Health and Medicine
An essay on Alzheimer’s awareness has landed a Salem teenager a third-place award from 3,000 entries submitted nationwide. It also earns her a college scholarship as she prepares for a career in gerontology. Corynne Emmerson has spent considerable time with Alzheimer’s and other dementia-related patients at an area senior living center. More from WFIR’s Evan Jones.
NEWS RELEASE: The Alzheimer’s Foundation of America (AFA) named Corynne Emmerson, of Salem, Virginia, the third place winner of its national 2019 Teens for Alzheimer’s Awareness Scholarship Essay Contest. Corynne, who earned a $1,500 college scholarship for her essay about her volunteer work at an assisted living facility, was chosen from nearly 3,000 entries across the country.
“Corynne’s moving essay about her experiences as a volunteer at an assisted living facility, and forming relationships with the residents, will help raise Alzheimer’s awareness and provide and provide strength and support to millions of families who are dealing with the same challenges,” said Charles J. Fuschillo, Jr., AFA’s president and CEO. “We congratulate Corynne on being a winner in this competition, thank her for sharing her story, and appreciate her efforts in making a difference for individuals affected by Alzheimer’s disease.”
Corynne’s essay focused on her volunteer work at an assisted living facility. She found that working with individuals living with dementia-related illnesses gave her an added purpose in life. “There is so much love coming from these people and sitting and talking to them always puts me in a good mood,” she wrote. The experiences and relationships she developed proved so meaningful to her, Corynne worked with her high school’s Pathway Project to connect other students and residents together as “pen pals.”
Volunteering has inspired Corynne to work in the geriatrics field, and she will be pursuing her college degree at Virginia Tech in the fall.
AFA’s annual Teens for Alzheimer’s Awareness Scholarship Essay Contest asks teens to describe how Alzheimer’s disease impacted their life, what they’ve learned in the face of coping with Alzheimer’s disease and how they plan to help others who are affected by the disease. This year, AFA awarded $34,500 in college scholarships to 36 students from across the country. AFA has awarded more than $250,000 in college scholarships since the essay competition began in 2008.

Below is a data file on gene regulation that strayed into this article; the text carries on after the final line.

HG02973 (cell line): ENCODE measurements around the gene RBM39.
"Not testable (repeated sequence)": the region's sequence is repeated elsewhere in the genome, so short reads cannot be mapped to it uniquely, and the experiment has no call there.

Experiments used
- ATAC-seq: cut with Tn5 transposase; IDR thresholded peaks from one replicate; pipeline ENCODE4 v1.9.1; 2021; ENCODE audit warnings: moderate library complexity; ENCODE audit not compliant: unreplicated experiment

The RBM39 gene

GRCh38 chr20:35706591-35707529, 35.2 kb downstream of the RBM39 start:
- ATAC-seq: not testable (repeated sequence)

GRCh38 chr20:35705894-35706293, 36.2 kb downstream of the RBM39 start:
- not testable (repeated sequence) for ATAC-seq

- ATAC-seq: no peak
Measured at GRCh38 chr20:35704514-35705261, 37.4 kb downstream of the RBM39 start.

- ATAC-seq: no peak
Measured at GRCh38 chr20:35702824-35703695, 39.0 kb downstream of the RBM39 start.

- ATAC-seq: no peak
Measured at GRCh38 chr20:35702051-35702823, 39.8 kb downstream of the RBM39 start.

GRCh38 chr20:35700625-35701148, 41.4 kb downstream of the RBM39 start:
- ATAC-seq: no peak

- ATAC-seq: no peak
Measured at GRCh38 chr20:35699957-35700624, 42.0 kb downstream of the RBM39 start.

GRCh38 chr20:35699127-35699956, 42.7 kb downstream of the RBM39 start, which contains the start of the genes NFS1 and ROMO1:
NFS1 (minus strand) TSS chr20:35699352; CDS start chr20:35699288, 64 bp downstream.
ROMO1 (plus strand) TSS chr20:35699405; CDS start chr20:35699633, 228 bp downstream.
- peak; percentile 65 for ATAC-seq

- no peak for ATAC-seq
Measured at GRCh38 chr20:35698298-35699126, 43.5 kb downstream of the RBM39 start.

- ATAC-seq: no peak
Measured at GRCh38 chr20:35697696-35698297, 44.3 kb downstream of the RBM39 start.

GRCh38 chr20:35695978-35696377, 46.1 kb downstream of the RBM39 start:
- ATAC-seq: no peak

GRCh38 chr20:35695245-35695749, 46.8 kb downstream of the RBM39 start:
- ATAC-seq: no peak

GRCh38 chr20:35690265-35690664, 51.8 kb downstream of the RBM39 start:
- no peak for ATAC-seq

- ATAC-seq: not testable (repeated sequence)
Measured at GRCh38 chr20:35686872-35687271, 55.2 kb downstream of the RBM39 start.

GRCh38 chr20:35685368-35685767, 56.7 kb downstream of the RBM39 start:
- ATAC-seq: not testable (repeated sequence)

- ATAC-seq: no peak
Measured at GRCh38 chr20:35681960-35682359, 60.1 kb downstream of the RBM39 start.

LewisGale Medical Center in Salem opened its new rooftop helipad yesterday. The hospital has had a helipad on ground since 1972. On average 15 to 20 LewisGale patients are transported via helicopter each month. CEO and President Lance Jones tells WDBJ-7 the new rooftop landing area will help get patients into emergency treatment quicker:
Its become an annual ritual for first year students at the Virginia Tech Carilion School of Medicine – a “public health walk” that takes them to health care centers and other venues along the greenway and in downtown Roanoke. Its hot out there but today’s public health walk does include a mid-point stop at Blue Cow Ice Cream on Walnut Avenue. Dave Trinkle is the associate dean for community and culture:
An abstinence-based program called the “Way Forward” has been helping people beat substance abuse and addiction for a quarter century – and now the Roanoke Rescue Mission will celebrate with music and a guest speaker. More on a special event coming up on Saturday from WFIR’s Gene Marrano:
Click below to hear a full-length conversation about the Rally for Recovery and the Way Forward program:
Did you know that expectant mothers have the right to listen to the music of their choice as they go through labor and then give birth at a hospital? Its just one of many topics that will be covered at the Southwest Virginia “Mom Expo” on Saturday at the South Roanoke County Library. Saturday’s Mom Expo from 10 to 4 is FREE but reserve a space at eventbrite.com. Hear a complete in-studio conversation below – watch it on Facebook. Virginia Tech phD student Abby Steketee is one of the organizers.